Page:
Published: Thu, April 05, 2018
Science | By

The Milky Way Galaxy Is Growing Faster Than the Speed of Sound

The Milky Way Galaxy Is Growing Faster Than the Speed of Sound

Astronomers now believe that most galaxies have massive black holes at their center to help keep everything together.

Black holes, which are vast amounts of matter asked into small areas, are typically ten times larger than our own sun but packed into an area roughly the diameter of NY city. In addition, "the galactic center is very crowded so it is hard to differentiate systems in which a black hole is present from other more prosaic X-ray sources such as white dwarfs". They also calculate that there are likely thousands of them there.

Artistic depiction of a black hole "devouring" a star.

Hailey noted that despite the theory that thousands of black holes should be close to each other, relatively few of the celestial bodies have actually been discovered in the Milky Way.

He said: "Isolated black holes just don't do much that would lend themselves to easy detection". Researchers saw that it would be challenging to observe the Milky Way growing since the solar system sits in one of its arms.

The newly confirmed black holes are about 10 times the mass of our sun, as opposed to the central supermassive black hole, which has the mass of 4 million suns.

The illustration above shows the supermassive black hole Sagittarius A, located at the center of the Milky Way Galaxy, surrounded by a cloud of dust and gas, within which are 12 smaller black holes, and a closeup of one of the systems. The orbiting pair is called a black hole binary. "The galactic center is a odd place". But mostly the center of the galaxy is the ideal "hot house" for black hole formation, with lots of dust and gas.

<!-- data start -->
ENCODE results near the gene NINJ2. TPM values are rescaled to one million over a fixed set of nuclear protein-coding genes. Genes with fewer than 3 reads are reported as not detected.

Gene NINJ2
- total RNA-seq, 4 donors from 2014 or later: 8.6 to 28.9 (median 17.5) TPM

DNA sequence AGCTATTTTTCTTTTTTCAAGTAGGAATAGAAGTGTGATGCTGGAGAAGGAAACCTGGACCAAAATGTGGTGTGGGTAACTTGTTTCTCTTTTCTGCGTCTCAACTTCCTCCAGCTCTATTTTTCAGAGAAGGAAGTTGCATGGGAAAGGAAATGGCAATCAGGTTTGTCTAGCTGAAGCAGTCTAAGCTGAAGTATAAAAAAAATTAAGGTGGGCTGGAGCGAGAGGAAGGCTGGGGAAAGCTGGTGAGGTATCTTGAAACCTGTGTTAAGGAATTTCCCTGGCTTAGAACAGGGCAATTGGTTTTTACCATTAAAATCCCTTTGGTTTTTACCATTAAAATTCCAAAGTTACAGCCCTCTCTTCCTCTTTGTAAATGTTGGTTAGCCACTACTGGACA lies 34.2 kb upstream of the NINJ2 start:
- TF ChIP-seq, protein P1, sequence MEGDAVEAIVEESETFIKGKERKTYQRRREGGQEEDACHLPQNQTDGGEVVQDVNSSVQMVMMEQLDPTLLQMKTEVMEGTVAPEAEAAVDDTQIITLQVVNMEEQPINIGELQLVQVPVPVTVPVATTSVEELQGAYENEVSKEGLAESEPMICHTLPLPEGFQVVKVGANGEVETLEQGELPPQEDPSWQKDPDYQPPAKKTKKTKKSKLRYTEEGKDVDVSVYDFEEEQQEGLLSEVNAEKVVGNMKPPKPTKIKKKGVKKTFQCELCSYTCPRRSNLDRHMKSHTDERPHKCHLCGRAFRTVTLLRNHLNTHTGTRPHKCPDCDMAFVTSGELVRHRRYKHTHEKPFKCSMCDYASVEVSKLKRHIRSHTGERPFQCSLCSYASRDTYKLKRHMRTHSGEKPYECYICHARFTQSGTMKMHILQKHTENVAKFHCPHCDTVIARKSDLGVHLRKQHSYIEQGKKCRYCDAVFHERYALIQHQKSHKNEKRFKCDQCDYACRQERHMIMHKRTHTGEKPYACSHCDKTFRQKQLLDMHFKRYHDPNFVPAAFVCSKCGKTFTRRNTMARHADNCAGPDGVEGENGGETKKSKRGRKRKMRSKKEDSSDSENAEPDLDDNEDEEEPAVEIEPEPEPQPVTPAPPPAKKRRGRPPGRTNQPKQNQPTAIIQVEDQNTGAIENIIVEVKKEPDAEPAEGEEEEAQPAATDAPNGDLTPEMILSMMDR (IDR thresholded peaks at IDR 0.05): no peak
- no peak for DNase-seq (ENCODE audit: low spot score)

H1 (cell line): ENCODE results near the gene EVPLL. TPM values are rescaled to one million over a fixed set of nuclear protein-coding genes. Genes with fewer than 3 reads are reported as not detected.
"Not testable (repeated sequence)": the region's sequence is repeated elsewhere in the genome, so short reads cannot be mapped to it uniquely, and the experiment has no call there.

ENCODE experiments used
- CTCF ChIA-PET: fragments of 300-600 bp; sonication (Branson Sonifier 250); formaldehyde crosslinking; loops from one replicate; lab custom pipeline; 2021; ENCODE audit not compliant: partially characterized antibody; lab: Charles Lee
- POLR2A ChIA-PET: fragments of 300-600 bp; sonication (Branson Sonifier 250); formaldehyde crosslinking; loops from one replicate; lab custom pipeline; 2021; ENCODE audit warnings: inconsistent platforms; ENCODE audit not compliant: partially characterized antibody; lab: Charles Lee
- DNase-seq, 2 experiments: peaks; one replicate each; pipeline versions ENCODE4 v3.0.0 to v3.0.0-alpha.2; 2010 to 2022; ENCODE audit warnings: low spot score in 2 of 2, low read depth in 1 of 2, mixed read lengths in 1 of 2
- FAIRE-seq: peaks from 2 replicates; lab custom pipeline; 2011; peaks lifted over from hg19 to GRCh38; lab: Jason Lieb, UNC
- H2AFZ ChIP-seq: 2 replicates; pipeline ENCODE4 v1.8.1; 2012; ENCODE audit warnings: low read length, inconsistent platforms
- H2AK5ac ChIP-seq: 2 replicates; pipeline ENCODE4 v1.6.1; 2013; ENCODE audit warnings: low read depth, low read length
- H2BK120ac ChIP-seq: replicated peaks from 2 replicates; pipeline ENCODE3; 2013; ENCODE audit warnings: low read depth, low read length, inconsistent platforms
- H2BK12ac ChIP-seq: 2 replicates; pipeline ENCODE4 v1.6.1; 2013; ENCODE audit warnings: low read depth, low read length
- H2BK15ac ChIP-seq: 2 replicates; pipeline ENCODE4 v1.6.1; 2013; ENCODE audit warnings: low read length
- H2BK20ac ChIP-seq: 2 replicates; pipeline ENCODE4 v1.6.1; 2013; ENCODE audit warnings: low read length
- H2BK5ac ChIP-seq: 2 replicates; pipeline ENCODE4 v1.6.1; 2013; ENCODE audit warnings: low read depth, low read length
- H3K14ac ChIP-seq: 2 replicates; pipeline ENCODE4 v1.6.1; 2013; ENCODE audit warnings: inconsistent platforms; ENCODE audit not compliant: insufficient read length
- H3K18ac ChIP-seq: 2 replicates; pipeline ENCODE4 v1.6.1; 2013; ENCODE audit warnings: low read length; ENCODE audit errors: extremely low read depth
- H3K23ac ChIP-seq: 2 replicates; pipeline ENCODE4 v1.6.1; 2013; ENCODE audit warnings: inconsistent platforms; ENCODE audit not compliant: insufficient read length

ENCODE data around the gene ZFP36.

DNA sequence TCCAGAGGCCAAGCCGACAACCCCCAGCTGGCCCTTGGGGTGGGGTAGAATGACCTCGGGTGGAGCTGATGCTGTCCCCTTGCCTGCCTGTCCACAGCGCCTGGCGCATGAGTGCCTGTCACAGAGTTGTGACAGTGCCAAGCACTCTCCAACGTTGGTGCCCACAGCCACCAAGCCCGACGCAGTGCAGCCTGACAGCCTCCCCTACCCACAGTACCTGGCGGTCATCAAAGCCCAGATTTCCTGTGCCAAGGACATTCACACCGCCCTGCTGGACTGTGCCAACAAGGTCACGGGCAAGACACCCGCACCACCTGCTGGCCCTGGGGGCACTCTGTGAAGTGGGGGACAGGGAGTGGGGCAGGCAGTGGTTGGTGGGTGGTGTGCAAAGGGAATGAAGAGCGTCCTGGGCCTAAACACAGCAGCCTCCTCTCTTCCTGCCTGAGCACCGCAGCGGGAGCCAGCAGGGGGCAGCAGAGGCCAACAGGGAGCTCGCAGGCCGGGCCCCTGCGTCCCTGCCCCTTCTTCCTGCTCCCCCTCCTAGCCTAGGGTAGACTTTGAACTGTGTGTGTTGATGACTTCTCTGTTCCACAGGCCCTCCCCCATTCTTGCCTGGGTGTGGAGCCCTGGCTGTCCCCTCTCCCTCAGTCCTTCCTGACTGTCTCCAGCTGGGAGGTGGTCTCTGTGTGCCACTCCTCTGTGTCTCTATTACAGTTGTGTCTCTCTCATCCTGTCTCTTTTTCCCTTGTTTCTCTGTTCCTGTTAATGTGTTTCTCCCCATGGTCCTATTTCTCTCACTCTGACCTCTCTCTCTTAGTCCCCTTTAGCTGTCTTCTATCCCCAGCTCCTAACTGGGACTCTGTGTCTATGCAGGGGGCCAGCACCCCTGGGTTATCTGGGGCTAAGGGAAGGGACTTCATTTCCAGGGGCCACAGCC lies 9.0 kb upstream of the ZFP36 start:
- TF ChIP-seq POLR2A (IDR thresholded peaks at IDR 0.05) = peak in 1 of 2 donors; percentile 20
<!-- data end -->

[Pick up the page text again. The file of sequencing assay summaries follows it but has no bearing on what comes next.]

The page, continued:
The black hole at the centre of the Milky Way galaxy Sagittarius A
The black hole at the centre of the Milky Way galaxy Sagittarius A

An artist's impression of a black hole binary.

"If we could find black holes that are coupled with low-mass stars and we know what fraction of black holes will mate with low-mass stars, we could scientifically infer the population of isolated black holes out there". Some of the matter is blasted back out in hot, powerful jets. Martínez-Lombilla and her colleagues at the Instituto de Astrofísica de Canarias in Tenerife, Spain have set out to establish whether other spiral galaxies similar to the Milky Way really are getting bigger, and if so what this means for our own galaxy.

Objects pulled into the inescapable gravitation pull of black holes, will speed up, gain heat and produce increased amounts of X-ray radiation into space, which in turn our instruments can pick up.

Extrapolating from their distribution, he and his team calculated that there is probably hundreds of black hole binaries keeping Sagittarius A* company - and potentially more than 10,000 solo black holes.

A group of astrophysicists analysed X-rays emitted from the heart of the galaxy to hunt for black holes using data taken from NASA's Chandra X-ray Observatory.

This, Professor Hailey said, "is just the tip of the iceberg of all the black holes there".

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